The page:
Will is a cultivated man who would rightly see himself as extremely civilized. But his conservatism cultivates little direct concern for the actual conditions of those who suffer from poverty and race prejudice and who appear, in his collected writings, to be quite outside civilization. His book reprints 142 columns. Dozens of these are about manners and national character and personal standards of different sorts. But his only column about race opposes affirmative action as a “stench” and his only columns about poverty are the Shaftesbury column just mentioned, and another column that argues for nuclear power plants on the ground that the poor may benefit. One recent column makes fun of the shallow campus radicals of the Sixties, and of their style and manners. But it has nothing to say about the causes, including the prevention of killing by their government, for which, however childishly or even insincerely, many of them fought.
That column is instructive about the dangers of elitist conservatism. American society has indeed become very unattractive. We are coarse and materialistic, pretentious and hypocritical. It is part of our myth (and perhaps even partly true) that American was once none of these things, that we had something like a golden age at the end of the eighteenth century when both leaders and people were much more agreeable. American society has also become conspicuously unjust, and it is no doubt tempting to assume some connection between these different vices so that the roots of racism and poverty lie somehow in bad manners and cant; so that if undergraduates had better taste and higher intellectual standards racism and poverty would later disappear.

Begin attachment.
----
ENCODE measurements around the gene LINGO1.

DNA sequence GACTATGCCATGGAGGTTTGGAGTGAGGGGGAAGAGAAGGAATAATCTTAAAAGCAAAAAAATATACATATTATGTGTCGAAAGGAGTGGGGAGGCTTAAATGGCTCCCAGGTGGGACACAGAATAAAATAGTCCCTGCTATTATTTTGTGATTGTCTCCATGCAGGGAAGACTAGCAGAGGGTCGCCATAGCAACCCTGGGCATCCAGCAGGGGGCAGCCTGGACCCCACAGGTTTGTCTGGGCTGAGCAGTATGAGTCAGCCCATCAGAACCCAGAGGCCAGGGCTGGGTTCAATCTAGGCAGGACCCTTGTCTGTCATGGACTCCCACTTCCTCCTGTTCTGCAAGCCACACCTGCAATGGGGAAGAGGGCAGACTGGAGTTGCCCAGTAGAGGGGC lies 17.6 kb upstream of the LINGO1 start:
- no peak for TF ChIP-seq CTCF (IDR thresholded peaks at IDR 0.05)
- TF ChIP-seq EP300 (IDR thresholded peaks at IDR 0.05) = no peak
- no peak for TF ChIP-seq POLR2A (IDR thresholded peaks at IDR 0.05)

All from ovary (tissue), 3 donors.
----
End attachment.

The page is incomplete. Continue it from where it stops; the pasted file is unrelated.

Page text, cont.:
But it is unfortunately true that even if most of us did contrive, as Will puts it, to “rear our children and educate and entertain ourselves” more commendably than we do now, we might leave most of what is unjust in our society firmly in place. Civilization and a decent tone in public affairs are much to be desired, and Will’s conservative is more attractive than the conservative of the marketplace. But even those who think that government is soulcraft are hypocrites when they pretend that the pursuit of good manners is the first order of national business. Civilization is possible without justice, but it then becomes, like slaves at Monticello, only a profound embarrassment, and a disgrace.
The analysis of the following paragraphs is expanded in my essay, "Liberalism," in Public and Private Morality, edited by Stuart Hampshire (Cambridge University Press, 1978).↩
The analysis of the following paragraphs is expanded in my essay, “Liberalism,” in Public and Private Morality, edited by Stuart Hampshire (Cambridge University Press, 1978).↩